I have another theory why Disney is ditching Dogma: never mind the whingeing Catholics, there's an attack on Disney contained within it. At one point Matt Damon turns up in the boardroom of a company clearly modelled on Disney called Mooby Productions International; it markets a dumb anthropomorphic cartoon character and runs theme parks. Damon, having run through the crimes of its boardroom members one by one, including incest and paedophilia, then shoots them all.

Michael Eisner is clearly in no mood for being laughed at by an overgrown New Jersey kid - and really, who can blame him?

from the Book of Kevin

An extract from a draft of the script for Dogma.

Bethany (Linda Fiorentino), who works in an abortion clinic and is a "great niece" of Jesus, is talking to the re-materialised "13th disciple" Rufus (Chris Rock) about Jesus Himself.

Bethany: What was He like?

Rufus: Jesus? Black.

Bethany: Besides that.

Rufus: The brother was centred. I mean, He was God, right? But I think He felt left out because He was more than human, you know? We used to sit around the fire - me and the guys - and we'd be talking about what assholes the Romans were, or getting laid...

Bethany: Some things never change.

Rufus: ...and He'd just sit there listening and smiling. We'd ask Him why He never joined in the convo, but He said He just liked to hear us talk; about anything. Said it was like music. I think He just wished He had unimportant shit to talk about himself.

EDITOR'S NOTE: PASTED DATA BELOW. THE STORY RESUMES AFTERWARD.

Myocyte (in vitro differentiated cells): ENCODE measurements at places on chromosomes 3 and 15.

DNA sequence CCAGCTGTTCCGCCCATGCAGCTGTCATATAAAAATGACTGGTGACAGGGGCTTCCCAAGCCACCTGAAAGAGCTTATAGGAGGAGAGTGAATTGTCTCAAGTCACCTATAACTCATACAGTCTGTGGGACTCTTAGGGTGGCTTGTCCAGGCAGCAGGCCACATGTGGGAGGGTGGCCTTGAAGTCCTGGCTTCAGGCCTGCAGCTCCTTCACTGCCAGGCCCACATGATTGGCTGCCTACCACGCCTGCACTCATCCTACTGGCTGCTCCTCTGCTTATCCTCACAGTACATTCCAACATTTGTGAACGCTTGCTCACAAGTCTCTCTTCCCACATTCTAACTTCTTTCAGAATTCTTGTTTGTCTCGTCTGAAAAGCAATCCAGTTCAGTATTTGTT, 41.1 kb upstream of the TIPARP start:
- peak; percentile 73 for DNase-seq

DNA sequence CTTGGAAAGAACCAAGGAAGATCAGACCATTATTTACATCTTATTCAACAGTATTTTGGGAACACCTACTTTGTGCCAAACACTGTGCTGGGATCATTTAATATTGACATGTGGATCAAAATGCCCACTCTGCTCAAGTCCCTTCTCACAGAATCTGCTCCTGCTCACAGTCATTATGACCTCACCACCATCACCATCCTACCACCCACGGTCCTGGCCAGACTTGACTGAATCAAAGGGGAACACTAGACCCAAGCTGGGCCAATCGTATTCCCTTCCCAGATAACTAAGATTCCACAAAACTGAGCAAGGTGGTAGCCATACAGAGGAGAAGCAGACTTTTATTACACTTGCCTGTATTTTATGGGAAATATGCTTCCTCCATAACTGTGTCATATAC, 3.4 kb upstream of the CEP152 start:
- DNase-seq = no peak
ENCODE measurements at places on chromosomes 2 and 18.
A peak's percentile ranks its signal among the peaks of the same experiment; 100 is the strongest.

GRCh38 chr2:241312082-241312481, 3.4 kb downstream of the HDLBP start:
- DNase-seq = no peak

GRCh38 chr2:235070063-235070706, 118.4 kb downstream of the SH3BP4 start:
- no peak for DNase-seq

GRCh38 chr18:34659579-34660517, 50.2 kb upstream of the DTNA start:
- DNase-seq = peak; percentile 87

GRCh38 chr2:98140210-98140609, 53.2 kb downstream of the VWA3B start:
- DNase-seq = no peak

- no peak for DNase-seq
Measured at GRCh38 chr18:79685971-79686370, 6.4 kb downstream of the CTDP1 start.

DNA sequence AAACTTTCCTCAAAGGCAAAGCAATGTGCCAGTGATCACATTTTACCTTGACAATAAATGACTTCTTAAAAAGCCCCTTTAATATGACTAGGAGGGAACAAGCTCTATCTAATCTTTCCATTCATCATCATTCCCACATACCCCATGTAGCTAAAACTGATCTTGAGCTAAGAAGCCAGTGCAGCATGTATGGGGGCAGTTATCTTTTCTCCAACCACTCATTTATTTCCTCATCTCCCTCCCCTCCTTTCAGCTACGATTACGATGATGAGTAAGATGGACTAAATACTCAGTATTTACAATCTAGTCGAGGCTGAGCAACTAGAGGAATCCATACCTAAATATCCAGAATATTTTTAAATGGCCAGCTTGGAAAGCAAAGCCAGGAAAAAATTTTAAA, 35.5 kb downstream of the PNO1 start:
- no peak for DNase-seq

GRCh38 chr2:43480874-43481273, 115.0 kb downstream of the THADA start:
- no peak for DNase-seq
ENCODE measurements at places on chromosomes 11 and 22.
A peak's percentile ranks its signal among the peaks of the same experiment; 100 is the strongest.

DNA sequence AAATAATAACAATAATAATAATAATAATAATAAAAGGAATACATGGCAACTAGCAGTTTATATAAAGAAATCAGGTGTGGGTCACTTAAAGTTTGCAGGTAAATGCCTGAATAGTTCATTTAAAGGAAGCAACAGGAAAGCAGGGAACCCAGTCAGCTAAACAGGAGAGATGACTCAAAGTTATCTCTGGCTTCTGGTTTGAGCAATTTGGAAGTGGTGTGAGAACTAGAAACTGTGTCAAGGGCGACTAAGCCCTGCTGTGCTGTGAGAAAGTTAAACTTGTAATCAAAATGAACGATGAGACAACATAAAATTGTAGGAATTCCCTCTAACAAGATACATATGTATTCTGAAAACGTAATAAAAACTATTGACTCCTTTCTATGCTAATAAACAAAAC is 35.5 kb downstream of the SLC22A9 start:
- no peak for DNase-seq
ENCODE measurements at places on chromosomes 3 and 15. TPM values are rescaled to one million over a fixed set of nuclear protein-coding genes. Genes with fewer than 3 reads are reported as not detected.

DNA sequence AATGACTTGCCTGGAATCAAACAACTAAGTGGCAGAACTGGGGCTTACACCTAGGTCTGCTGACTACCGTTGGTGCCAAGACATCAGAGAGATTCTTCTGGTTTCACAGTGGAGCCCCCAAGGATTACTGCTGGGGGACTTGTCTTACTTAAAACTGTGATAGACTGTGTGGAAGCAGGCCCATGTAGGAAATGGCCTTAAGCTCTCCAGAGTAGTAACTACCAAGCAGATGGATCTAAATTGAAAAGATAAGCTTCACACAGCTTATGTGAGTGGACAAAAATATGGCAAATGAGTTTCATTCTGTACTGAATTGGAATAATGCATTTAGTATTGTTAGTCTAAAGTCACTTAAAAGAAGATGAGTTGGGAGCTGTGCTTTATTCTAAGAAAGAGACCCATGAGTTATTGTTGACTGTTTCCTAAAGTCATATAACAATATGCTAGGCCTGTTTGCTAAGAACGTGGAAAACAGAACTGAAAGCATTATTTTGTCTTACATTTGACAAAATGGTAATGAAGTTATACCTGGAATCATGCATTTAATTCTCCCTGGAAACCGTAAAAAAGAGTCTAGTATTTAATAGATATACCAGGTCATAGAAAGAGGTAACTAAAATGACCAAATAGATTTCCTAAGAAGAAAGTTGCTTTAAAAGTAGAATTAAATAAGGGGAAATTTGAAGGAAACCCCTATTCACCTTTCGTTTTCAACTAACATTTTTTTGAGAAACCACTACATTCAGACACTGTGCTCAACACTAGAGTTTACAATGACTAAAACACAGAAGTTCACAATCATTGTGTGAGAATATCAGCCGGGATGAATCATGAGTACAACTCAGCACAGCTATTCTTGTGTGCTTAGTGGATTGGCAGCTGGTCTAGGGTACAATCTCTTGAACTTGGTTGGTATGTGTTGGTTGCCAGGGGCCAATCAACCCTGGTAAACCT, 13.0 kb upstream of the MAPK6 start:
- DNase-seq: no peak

Bethany: How does He feel now?

Rufus: He still digs humanity, but it bothers Him to see the shit that gets carried out in His name - wars, bigotry, but especially the factioning of all the religions. He said humanity took a good idea and, like always, built a belief structure on it.

Bethany: Having beliefs isn't good?

Rufus: I think it's better to have ideas. You can change an idea. Changing a belief is trickier. Life should be malleable and progressive; working from idea to idea permits that. Beliefs anchor you to certain points and limit growth; new ideas can't generate. Life becomes stagnant. That was one thing the Man hated - still life. Maybe it had something to do with knowing when He was going to die, but Christ had this vitality that I've never encountered in another person since.